In fact, there would actually be slightly more obstacle in writing a M/F romance if I wanted to be strict in terms of how the historical society functioned (which few modern Chinese authors take into consideration), since most “cultured” Han Chinese women during the Ming Dynasty stayed home with those horrid bound feet and all. As such,the woman in a straight couple would likely face more criticism than a gay couple would, since no one would know the two dudes are gay. Even if they knew, as I’ve mentioned, it’s not that big of a deal. Sure, some scholars may be disgusted or some idiots would mock feminine men, but that’s about it.

Carole: Okay, we’re wrapping up here, but before we go—give us the answer to a IAQ (Infrequently Asked Question™) about this book that no one will probably ever ask you about, but you think is pretty cool.

Yeyu: I mentioned Duanwu/Dragon Boat festival in the story and it was really minor. However, I’d like to mention that there are actually two versions of the historical origin of the festival and how the dragon boat racing came to be (both related to a deceased official—the more widely known official to be Qu Yuan, and the other to be Wu Zixu). What’s more, some modern scholars suspect that the original reason people engaged in dragon boat racing was actually not related to any deceased official, but rather it was a practice from prehistoric times when people still worshipped dragons. The theory was the Han Chinese government wanted to exert Confucian values and came up with origin stories to link the dragon boat racing to actual history as opposed to mythology.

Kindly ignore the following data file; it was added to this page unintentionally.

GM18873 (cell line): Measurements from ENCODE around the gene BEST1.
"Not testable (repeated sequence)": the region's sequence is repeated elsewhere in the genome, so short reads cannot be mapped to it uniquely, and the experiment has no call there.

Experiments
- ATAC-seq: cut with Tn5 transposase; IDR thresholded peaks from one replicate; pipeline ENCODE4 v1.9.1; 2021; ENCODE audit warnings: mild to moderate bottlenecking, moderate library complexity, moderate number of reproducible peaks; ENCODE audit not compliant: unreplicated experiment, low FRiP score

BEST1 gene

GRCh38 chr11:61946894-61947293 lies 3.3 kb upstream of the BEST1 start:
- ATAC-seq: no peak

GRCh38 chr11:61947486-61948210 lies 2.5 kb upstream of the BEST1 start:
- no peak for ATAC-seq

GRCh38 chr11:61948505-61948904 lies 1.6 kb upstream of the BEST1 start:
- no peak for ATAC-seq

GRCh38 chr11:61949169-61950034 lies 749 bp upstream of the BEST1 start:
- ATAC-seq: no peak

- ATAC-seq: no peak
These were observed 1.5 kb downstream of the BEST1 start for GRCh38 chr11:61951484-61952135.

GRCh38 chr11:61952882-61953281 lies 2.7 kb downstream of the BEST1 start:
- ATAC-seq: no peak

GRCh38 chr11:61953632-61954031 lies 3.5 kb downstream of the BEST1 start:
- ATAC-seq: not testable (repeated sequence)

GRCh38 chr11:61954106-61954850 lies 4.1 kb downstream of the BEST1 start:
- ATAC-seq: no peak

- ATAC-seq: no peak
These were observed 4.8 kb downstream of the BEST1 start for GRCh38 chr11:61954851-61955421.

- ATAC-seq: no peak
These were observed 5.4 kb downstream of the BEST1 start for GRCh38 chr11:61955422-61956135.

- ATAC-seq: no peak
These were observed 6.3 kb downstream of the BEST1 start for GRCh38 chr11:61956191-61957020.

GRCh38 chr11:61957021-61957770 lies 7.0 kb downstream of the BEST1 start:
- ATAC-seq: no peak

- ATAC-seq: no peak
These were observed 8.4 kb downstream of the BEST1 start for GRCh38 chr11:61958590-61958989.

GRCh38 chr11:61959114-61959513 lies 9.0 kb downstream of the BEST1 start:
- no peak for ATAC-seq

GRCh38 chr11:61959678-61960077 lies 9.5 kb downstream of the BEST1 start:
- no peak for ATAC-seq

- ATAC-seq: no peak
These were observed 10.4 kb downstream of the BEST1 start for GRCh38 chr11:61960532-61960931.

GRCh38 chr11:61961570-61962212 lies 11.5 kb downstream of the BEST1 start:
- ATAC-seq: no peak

Carole: Wow, Yeyu, that was as fascinating as I thought it would be. Thank you for taking time with us today, and thank you to Lisa and the TNA gang for having us. A preview of The Relics of the Gods (Between Heaven and Earth Book 1) is available on Amazon.